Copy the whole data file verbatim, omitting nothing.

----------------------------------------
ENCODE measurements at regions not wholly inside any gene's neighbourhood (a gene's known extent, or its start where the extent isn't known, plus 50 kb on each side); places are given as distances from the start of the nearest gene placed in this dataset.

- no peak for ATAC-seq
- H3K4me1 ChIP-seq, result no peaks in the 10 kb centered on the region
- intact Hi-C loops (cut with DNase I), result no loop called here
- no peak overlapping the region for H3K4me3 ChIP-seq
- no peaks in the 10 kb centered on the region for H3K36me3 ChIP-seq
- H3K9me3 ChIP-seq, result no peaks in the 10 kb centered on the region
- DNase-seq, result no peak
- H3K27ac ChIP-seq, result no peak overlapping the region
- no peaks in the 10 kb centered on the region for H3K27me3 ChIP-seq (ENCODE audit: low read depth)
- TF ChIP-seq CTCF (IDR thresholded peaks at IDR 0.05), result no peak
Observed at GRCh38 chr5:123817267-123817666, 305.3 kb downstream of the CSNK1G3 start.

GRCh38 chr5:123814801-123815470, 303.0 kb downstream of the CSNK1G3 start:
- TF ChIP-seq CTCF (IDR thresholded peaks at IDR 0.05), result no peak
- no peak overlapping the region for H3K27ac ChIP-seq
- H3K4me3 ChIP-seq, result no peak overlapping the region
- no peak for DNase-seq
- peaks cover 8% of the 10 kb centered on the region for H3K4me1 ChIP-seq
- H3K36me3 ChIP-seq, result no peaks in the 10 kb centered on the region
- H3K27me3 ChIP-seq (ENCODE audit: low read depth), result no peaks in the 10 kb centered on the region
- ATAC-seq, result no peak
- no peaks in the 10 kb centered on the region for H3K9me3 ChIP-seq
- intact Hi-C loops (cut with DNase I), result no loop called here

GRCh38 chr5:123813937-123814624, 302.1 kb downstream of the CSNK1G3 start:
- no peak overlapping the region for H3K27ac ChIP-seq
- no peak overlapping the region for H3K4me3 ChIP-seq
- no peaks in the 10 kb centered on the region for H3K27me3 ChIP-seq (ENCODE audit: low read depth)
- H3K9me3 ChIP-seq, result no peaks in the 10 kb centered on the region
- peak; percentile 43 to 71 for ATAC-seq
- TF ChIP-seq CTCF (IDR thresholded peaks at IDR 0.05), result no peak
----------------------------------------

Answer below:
ENCODE measurements at regions not wholly inside any gene's neighbourhood (a gene's known extent, or its start where the extent isn't known, plus 50 kb on each side); places are given as distances from the start of the nearest gene placed in this dataset.

- no peak for ATAC-seq
- H3K4me1 ChIP-seq, result no peaks in the 10 kb centered on the region
- intact Hi-C loops (cut with DNase I), result no loop called here
- no peak overlapping the region for H3K4me3 ChIP-seq
- no peaks in the 10 kb centered on the region for H3K36me3 ChIP-seq
- H3K9me3 ChIP-seq, result no peaks in the 10 kb centered on the region
- DNase-seq, result no peak
- H3K27ac ChIP-seq, result no peak overlapping the region
- no peaks in the 10 kb centered on the region for H3K27me3 ChIP-seq (ENCODE audit: low read depth)
- TF ChIP-seq CTCF (IDR thresholded peaks at IDR 0.05), result no peak
Observed at GRCh38 chr5:123817267-123817666, 305.3 kb downstream of the CSNK1G3 start.

GRCh38 chr5:123814801-123815470, 303.0 kb downstream of the CSNK1G3 start:
- TF ChIP-seq CTCF (IDR thresholded peaks at IDR 0.05), result no peak
- no peak overlapping the region for H3K27ac ChIP-seq
- H3K4me3 ChIP-seq, result no peak overlapping the region
- no peak for DNase-seq
- peaks cover 8% of the 10 kb centered on the region for H3K4me1 ChIP-seq
- H3K36me3 ChIP-seq, result no peaks in the 10 kb centered on the region
- H3K27me3 ChIP-seq (ENCODE audit: low read depth), result no peaks in the 10 kb centered on the region
- ATAC-seq, result no peak
- no peaks in the 10 kb centered on the region for H3K9me3 ChIP-seq
- intact Hi-C loops (cut with DNase I), result no loop called here

GRCh38 chr5:123813937-123814624, 302.1 kb downstream of the CSNK1G3 start:
- no peak overlapping the region for H3K27ac ChIP-seq
- no peak overlapping the region for H3K4me3 ChIP-seq
- no peaks in the 10 kb centered on the region for H3K27me3 ChIP-seq (ENCODE audit: low read depth)
- H3K9me3 ChIP-seq, result no peaks in the 10 kb centered on the region
- peak; percentile 43 to 71 for ATAC-seq
- TF ChIP-seq CTCF (IDR thresholded peaks at IDR 0.05), result no peak